“Brandon Sneed is such an engaging tour guide to a world I knew very little about.
Brandon’s core goal is always one thing: leave audiences with a better understanding of what makes us who we are — that is, how our minds work — and ultimately, a better understanding of each other.
Raised by preachers, as a speaker Brandon is a young blend of rebel writer, Southern storyteller, neuroscience fanboy, and raw, tell-it-like-it-is professor. His tone is friendly, grounded, self-deprecating, and bluntly honest.
In other words, if you’ll excuse a brief dose of salty language: with Brandon you get no bullshit.
Obsessed with learning, and never satisfied with answers that he hasn’t first questioned a million different ways himself, Brandon lives to share great stories that’ll rock your mind, make your heart pound, make you laugh, and maybe show you something new along the way.
With no shortage of humiliating tales of failure, a wealth of wisdom and inspirational stories from some of the world’s best coaches, athletes, and performers, Brandon draws on deep research, years of reporting, and ample firsthand experience to grabs you with thrilling stories built on truth. He shares the brutal failure it’s taken to get him where he is, and he’s spent years learning from — and continues to learn from — some of the world’s smartest people.
The result: Talks you’ll think about long after he’s gone.
At 30, Brandon’s travels have criss-crossed the country many times and he’s spent hours with some of the greatest athletes and coaches in the world.
Now a writer-at-large for Bleacher Report’s B/R Mag, over the past 10 years Brandon has also written for ESPN The Magazine, ESPN.com, GQ, Outside, and more, with his work twice a Best American Sports Writing Notable Selection. His work has taken him around the globe and let him have in-depth conversations with some of the world’s most interesting, hilarious, thoughtful, inspiring people.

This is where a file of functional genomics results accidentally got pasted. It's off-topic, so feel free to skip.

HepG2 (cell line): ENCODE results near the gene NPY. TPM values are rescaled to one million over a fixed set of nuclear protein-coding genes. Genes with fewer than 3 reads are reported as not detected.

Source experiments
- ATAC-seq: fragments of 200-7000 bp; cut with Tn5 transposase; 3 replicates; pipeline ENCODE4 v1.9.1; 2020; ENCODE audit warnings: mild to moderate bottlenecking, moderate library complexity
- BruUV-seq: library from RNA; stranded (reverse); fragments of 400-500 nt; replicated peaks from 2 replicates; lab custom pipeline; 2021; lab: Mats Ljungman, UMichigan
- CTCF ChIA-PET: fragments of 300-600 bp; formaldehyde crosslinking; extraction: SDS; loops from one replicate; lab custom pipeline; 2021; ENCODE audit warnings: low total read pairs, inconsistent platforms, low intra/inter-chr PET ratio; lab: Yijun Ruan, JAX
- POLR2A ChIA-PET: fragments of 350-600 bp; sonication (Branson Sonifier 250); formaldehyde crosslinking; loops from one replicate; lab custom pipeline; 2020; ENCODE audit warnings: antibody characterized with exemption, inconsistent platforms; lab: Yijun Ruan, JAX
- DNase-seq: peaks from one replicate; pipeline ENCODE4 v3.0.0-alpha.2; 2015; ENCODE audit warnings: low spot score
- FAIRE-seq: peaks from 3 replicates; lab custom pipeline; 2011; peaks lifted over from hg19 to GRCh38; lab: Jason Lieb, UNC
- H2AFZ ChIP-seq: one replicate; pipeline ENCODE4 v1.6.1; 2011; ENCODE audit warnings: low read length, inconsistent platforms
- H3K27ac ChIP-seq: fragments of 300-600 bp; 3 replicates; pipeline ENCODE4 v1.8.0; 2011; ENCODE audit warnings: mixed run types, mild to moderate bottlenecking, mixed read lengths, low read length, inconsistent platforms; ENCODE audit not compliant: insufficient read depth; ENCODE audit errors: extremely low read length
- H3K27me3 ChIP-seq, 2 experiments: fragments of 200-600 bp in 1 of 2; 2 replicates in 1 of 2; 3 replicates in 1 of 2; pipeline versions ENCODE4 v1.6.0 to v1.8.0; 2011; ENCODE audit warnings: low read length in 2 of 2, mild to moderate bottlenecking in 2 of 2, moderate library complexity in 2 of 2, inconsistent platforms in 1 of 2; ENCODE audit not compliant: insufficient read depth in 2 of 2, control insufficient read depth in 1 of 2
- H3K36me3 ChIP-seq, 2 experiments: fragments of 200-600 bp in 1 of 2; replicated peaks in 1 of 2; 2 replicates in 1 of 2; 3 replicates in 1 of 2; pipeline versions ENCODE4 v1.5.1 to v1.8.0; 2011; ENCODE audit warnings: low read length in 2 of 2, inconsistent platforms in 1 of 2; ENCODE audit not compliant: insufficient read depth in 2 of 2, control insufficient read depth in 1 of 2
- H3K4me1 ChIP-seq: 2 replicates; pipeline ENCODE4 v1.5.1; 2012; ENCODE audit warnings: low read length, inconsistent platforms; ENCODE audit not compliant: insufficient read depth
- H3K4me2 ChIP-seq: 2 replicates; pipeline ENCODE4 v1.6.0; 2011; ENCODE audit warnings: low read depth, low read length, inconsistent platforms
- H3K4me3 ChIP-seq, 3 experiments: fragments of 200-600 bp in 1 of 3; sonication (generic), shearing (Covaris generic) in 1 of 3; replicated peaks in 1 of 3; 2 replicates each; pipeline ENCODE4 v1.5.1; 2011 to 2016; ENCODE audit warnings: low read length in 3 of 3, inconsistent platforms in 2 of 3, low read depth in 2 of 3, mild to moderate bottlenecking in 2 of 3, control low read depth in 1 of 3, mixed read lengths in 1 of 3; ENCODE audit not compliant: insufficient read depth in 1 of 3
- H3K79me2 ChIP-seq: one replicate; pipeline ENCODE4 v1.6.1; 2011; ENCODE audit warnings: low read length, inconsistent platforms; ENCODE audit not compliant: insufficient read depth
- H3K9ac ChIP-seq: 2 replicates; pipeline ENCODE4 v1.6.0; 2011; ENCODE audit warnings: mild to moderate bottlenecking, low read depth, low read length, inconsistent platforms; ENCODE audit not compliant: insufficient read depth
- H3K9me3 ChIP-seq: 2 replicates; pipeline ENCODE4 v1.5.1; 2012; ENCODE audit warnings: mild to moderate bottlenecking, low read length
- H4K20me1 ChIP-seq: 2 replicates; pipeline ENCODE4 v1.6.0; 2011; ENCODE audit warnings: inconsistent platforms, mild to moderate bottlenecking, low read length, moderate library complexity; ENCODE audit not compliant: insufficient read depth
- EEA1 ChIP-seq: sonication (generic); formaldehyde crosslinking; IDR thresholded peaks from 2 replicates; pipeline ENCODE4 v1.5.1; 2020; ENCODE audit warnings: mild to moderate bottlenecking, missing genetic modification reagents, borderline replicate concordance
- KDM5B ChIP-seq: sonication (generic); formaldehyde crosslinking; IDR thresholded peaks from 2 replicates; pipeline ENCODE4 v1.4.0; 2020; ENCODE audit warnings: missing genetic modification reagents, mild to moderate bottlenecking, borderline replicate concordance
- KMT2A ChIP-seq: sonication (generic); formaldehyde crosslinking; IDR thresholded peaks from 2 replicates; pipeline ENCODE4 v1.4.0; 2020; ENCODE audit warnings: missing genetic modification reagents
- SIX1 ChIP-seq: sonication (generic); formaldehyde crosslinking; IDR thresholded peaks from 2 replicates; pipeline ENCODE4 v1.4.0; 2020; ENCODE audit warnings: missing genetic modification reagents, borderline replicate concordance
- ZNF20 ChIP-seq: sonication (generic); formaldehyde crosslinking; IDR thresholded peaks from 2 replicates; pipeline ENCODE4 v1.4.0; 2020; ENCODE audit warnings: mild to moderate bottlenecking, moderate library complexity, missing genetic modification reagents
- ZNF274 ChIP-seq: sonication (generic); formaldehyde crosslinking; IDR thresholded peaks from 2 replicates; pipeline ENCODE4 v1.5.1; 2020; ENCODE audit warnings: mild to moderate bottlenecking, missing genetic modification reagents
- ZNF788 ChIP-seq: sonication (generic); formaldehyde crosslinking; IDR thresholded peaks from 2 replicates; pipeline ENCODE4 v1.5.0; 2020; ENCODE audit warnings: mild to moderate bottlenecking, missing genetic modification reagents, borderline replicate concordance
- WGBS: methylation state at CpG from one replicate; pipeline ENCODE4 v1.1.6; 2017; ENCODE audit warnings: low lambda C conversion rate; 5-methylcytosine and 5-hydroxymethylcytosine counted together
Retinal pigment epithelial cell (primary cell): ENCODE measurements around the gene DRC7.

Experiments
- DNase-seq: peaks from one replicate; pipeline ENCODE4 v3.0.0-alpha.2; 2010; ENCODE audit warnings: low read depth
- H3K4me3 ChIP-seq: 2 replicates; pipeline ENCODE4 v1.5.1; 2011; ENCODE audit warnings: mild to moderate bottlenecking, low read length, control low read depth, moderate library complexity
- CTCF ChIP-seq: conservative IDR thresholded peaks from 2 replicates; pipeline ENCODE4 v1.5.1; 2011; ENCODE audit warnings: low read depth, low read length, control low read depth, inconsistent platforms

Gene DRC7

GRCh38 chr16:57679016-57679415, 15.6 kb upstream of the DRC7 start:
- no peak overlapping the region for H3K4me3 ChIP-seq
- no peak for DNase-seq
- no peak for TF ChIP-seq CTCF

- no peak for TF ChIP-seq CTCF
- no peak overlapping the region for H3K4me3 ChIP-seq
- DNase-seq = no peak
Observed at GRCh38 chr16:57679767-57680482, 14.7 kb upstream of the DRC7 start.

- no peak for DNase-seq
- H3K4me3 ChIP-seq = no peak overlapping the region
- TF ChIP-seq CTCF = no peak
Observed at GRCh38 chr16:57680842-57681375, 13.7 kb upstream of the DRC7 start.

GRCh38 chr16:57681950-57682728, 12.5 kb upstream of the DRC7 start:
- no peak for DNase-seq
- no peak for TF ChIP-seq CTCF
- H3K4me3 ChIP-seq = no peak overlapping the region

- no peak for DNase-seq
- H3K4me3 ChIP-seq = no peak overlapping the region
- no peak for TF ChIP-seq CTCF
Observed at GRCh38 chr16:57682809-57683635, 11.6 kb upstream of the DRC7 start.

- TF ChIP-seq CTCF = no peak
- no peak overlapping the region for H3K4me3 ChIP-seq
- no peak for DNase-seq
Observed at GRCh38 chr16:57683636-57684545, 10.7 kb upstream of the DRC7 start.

He’s passionate about a lot of things — great novels and movies, comedy that makes him laugh till he cries, good coffee, pickup basketball, pizza — but one of his chief passions in life, for better and worse, remains his deep need to understand.
To understand the world, the people living in it, what being a human even is anymore, and perhaps most maddeningly, himself.
Brandon has lived a multilayered life, one he often processed by way of writing stories, even as a young kid. He was raised by evangelical parents who threw big conferences and ran a big Bible study and started a church. That fostered his love of stories, gave him Hemingway’s built-in shock-proof bullshit detecter, and sharpened his hunger for critical thought. Then he gave baseball a hard run in college only to fail in fantastic and torturous fashion.
That story became the basis for Head in the Game. (You can now read that chapter — for free — right here.)
Learning his wife was pregnant with their first child four years ago drove Brandon to learn all he could about the human mind so that he could fix his and help his son if the time came for it.
In his research for Head in the Game, he turned himself into a human guinea pig to experience all there is to experience when it comes to diving deep into the mind, in order to understand what the world’s best athletes are doing. He had his brain scanned and hooked to a computer, trained in various meditation practices, learned shocking things about how religion affects our brains, used technology that sent electricity coursing through his skull, learned masterful breathing techniques from sports scientists who have coached Olympic gold medalists, he spent hours floating in sensory deprivation chambers — and he may or may not have ingested legally questionable substances.
Because hey, journalism.
It all coalesces into a single story not only about a revolution driving athletes into a new frontier of training, but a story about a revolution coming for all of us.
Brandon tailors this talks around his audience, and they work for everyone—sports teams at all levels, business executives, scientists, religious organizations, and conferences of all types.
With every talk, he helps people better understand their own mind better — understand themselves better, and ultimately, each other.